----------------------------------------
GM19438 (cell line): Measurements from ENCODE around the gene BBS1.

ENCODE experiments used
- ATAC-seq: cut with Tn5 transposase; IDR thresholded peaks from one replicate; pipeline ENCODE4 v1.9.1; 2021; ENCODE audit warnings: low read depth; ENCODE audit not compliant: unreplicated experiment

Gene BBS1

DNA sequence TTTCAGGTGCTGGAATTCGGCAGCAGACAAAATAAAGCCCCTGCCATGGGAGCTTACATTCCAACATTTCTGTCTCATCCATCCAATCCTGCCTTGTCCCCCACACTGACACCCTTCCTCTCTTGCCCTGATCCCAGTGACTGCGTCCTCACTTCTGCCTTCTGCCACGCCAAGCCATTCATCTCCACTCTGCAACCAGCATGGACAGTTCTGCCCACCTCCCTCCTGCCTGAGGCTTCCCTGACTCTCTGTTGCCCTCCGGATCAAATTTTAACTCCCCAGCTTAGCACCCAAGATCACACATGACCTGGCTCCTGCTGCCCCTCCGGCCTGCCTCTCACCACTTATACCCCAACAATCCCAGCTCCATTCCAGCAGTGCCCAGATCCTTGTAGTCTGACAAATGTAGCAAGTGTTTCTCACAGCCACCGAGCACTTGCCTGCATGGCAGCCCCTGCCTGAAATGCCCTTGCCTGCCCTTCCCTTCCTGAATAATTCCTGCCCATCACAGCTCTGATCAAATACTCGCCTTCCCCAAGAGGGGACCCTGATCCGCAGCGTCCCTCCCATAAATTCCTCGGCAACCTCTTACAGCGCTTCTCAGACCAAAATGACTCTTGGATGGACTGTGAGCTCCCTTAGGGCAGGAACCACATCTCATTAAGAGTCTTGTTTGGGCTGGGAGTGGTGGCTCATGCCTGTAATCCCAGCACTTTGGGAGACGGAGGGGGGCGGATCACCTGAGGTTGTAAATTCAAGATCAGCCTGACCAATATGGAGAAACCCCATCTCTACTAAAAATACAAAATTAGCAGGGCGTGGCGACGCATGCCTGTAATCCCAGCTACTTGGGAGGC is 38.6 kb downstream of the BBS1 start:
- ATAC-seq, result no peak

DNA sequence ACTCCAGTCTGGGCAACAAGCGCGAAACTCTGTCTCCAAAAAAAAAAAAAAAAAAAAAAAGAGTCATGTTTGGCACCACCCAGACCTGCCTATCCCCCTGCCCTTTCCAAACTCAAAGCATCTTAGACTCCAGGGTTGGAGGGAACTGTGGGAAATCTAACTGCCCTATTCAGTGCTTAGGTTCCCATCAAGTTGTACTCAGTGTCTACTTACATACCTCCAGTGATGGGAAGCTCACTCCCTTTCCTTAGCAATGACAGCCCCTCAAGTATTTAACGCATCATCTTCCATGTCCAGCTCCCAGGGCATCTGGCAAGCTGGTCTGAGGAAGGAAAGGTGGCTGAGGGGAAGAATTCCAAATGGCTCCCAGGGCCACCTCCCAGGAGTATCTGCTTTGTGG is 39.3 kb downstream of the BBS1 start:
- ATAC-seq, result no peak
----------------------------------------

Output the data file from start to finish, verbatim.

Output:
GM19438 (cell line): Measurements from ENCODE around the gene BBS1.

ENCODE experiments used
- ATAC-seq: cut with Tn5 transposase; IDR thresholded peaks from one replicate; pipeline ENCODE4 v1.9.1; 2021; ENCODE audit warnings: low read depth; ENCODE audit not compliant: unreplicated experiment

Gene BBS1

DNA sequence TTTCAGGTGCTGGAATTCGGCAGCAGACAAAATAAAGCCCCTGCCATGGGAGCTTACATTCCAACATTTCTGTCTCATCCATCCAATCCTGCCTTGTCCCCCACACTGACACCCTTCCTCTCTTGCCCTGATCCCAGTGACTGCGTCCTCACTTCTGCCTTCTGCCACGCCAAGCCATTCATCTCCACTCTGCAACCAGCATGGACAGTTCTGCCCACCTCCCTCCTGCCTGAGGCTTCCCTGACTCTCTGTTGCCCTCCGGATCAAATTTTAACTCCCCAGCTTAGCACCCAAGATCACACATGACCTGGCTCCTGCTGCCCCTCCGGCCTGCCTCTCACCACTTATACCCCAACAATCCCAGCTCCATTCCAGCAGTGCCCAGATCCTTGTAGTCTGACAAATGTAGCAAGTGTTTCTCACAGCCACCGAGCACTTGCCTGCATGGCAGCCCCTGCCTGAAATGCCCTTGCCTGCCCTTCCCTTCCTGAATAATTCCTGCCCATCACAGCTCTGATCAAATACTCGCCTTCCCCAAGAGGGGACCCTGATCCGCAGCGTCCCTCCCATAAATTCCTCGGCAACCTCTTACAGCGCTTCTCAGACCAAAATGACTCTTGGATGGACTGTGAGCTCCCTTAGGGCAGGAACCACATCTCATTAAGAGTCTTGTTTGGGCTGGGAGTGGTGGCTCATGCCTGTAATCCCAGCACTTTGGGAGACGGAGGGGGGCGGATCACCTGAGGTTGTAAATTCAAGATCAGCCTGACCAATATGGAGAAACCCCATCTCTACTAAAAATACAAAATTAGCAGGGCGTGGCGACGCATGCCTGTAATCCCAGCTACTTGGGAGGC is 38.6 kb downstream of the BBS1 start:
- ATAC-seq, result no peak

DNA sequence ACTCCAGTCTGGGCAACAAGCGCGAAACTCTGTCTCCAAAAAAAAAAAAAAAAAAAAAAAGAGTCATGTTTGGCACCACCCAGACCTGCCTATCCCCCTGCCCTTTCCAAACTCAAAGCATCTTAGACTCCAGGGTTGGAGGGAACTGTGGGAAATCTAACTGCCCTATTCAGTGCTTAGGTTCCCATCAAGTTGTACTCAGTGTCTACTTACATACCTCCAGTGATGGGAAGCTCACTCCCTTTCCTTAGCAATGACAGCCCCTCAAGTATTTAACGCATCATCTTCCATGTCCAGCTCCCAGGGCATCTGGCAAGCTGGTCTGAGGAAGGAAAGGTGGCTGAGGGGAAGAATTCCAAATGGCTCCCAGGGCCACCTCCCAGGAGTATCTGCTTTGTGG is 39.3 kb downstream of the BBS1 start:
- ATAC-seq, result no peak